You are strongly encouraged to attend professional meetings. However, the department does not pay travel expenses of graduate students. Advisors may use grant or project monies to pay full or partial travel expenses for graduate students attending meetings.  In addition, space may be available in a University vehicle being taken to a meeting, or faculty members may share travel expenses.

 Fees and Holds

The graduate school has outlined information for fees for the graduate programs.  These fees include training as well as application for graduation.  Several types of holds may be administered during the admissions process and also during the course of the student’s graduate career. Two holds are billing and program of study hold.

 The information for these can all be found at  


The major advisor is the thesis or dissertation advisor and is the graduate student's primary contact for all matters related to the program of study and research.  The major advisor assists in selection of the graduate committee and development of a program of study and research proposal.  The major advisor monitors the student's academic and professional growth, reviews program changes, and arranges for graduate student support.


All graduate students will need a committee to help guide them through their program.  The students should meet with their committee at least once per academic year to monitor progress.  The committee aids in developing the course program and provides guidance and expertise for the student’s research.  Forms for committee members and program of study can be found at

 More information on Graduate School committee and program of study requirements for Master’s students can be found at

 For more information on Graduate School committee and program of study requirements for Doctoral students please go to

 Comprehensive Exam

Doctor of philosophy candidates are required to take a comprehensive exam.  The intent of the comprehensive exam is to establish that the candidate has attained sufficient mastery of concepts related to animal and range sciences.  It is not the defense of the dissertation.  The comprehensive will take the form of a written and oral portions.  Passing the comprehensives require a majority vote of the student’s approved graduate committee.  Continuing the process beyond the written portion will be considered passing of the student for the written portion of the exam. For more requirements of the comprehensive see

 Thesis/Dissertation Preparation

 Students are expected to publish thesis or dissertation research in an appropriate scientific journal. Formal guidelines for preparation of the thesis or dissertation are available on the Graduate School website. A clean thesis copy must be given to all committee members and the Department Head a week prior to the thesis defense. 

 For more information on thesis/dissertation preparation go to

 Defense of Thesis/Dissertation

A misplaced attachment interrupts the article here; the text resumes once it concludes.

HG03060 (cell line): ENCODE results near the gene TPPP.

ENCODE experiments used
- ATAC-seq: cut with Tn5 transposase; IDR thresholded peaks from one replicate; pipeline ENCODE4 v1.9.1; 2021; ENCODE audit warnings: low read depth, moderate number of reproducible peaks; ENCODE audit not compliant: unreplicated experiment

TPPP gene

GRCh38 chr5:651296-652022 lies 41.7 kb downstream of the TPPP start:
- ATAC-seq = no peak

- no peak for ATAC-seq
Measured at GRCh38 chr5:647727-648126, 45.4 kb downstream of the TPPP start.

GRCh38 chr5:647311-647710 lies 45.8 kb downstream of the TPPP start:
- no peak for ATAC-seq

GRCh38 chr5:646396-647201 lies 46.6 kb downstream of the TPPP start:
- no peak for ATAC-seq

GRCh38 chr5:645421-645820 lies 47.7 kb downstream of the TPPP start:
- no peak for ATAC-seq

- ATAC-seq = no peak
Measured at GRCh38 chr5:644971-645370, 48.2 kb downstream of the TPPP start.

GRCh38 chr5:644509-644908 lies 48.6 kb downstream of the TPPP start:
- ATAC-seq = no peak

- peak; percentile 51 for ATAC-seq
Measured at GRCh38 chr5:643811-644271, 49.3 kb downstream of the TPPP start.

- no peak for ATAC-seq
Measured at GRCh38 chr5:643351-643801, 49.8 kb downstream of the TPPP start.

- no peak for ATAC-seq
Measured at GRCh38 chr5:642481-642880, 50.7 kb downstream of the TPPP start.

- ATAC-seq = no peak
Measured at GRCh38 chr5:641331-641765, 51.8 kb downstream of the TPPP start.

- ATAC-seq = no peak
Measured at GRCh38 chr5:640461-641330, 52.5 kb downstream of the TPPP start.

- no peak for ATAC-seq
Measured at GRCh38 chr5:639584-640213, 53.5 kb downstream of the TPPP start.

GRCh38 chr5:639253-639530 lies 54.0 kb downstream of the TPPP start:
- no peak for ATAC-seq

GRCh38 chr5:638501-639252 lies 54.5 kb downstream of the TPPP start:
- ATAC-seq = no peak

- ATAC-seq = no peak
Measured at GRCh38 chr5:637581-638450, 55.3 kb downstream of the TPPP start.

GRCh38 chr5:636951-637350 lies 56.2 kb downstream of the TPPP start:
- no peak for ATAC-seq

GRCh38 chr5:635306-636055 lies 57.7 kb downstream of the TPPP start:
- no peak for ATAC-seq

The final exam has two parts: a seminar and a defense. The seminar is presented before the defense and is a public presentation highlighting the research results and major accomplishments, as previously described.  All graduate students are encouraged to attend all final exam seminars.  The defense is an oral exam at which the student defends the approach, methods, conclusions, background, etc., of the research.

 It is the student’s responsibility to schedule a room for the seminar and distribute seminar announcements a week ahead of the presentation.

 For more information about the Master’s defense go to  The information included on this page covers minimum course hours you are required to be registered in the semester of your defense, the timing and advertising required as well as what would happen if the defense is not passed.

 For more information about the Doctoral defense go to  The information included on this page covers minimum course hours you are required to be registered in the semester of your defense, the timing and advertising required as well as what would happen if the defense is not passed.

 Upon completion of the oral exam, two signed forms are required.  The first form is Comprehensive Exam/Thesis Defense (due to the Graduate School within 5 days but not delivered by the student), and the second is the Certificate of Approval which must be presented to the Graduate School along with a final copy of the thesis/dissertation.  This copy should include revisions required by the committee as discussed during the defense.

 When the thesis or dissertation is completed and accepted, the student or the major advisor pays for the hardcover binding of one copy of your thesis for the advisor and one for the departmental library.  It is customary to also present a bound copy to each committee member.  It is the student’s responsibility to pay for any personal copies.


Information about graduation can be found at

 Graduate forms can be found at  These forms include, program of study, electronic thesis and graduation forms